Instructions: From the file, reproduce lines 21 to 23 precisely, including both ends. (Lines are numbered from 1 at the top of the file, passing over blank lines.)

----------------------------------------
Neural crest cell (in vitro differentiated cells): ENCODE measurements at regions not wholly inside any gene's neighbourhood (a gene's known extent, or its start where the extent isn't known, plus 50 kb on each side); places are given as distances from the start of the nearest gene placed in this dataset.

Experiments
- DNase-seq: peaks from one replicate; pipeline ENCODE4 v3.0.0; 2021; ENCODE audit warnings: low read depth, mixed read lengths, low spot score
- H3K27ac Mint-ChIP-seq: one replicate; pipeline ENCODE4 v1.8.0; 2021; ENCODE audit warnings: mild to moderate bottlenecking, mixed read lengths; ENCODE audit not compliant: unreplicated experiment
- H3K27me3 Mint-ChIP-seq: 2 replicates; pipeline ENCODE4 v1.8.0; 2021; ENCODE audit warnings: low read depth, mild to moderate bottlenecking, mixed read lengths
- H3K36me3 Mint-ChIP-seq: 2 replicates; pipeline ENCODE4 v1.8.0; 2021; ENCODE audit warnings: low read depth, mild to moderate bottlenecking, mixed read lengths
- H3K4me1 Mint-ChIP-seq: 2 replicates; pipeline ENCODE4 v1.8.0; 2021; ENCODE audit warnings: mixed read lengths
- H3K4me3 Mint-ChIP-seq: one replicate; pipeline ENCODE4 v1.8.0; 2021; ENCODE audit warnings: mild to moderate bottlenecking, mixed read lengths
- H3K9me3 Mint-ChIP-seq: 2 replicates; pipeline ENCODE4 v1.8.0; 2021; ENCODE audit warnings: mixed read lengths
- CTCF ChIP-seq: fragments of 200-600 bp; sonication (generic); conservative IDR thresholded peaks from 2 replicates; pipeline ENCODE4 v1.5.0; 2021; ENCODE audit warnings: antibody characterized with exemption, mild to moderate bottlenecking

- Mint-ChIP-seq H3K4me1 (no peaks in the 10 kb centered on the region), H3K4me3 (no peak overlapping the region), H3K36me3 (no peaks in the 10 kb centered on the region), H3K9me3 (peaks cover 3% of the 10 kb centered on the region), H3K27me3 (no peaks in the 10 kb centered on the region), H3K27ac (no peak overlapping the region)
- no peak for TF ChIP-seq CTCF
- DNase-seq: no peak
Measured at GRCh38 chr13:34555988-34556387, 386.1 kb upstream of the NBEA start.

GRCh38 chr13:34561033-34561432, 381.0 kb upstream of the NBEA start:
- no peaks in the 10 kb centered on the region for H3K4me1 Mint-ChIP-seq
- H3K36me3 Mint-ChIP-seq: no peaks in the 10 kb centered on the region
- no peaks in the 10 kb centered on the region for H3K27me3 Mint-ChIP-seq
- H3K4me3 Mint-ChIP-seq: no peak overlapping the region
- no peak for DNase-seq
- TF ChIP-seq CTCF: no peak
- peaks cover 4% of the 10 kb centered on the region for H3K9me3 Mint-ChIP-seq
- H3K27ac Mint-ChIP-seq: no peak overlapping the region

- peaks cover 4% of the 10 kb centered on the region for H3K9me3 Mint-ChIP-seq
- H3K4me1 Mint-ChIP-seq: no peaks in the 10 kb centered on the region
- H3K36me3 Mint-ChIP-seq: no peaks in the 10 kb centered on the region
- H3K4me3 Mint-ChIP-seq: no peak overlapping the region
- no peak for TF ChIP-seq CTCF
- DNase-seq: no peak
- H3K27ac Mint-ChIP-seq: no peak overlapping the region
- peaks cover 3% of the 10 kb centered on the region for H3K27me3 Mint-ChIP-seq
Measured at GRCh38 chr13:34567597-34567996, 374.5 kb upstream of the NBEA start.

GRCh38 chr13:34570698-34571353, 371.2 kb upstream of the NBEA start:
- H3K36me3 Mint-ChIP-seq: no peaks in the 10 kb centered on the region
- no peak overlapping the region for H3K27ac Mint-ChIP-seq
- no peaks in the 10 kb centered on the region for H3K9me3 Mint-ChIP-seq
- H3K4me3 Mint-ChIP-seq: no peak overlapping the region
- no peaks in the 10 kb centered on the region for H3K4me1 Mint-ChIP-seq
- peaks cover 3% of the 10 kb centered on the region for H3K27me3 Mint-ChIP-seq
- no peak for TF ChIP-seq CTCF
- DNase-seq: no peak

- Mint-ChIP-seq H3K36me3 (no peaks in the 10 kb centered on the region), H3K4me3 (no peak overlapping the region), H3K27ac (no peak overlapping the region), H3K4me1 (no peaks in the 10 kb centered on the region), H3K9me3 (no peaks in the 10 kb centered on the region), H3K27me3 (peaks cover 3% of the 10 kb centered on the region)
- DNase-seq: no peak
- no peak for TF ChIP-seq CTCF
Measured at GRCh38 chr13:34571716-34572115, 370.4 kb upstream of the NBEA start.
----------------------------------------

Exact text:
- TF ChIP-seq CTCF: no peak
- peaks cover 4% of the 10 kb centered on the region for H3K9me3 Mint-ChIP-seq
- H3K27ac Mint-ChIP-seq: no peak overlapping the region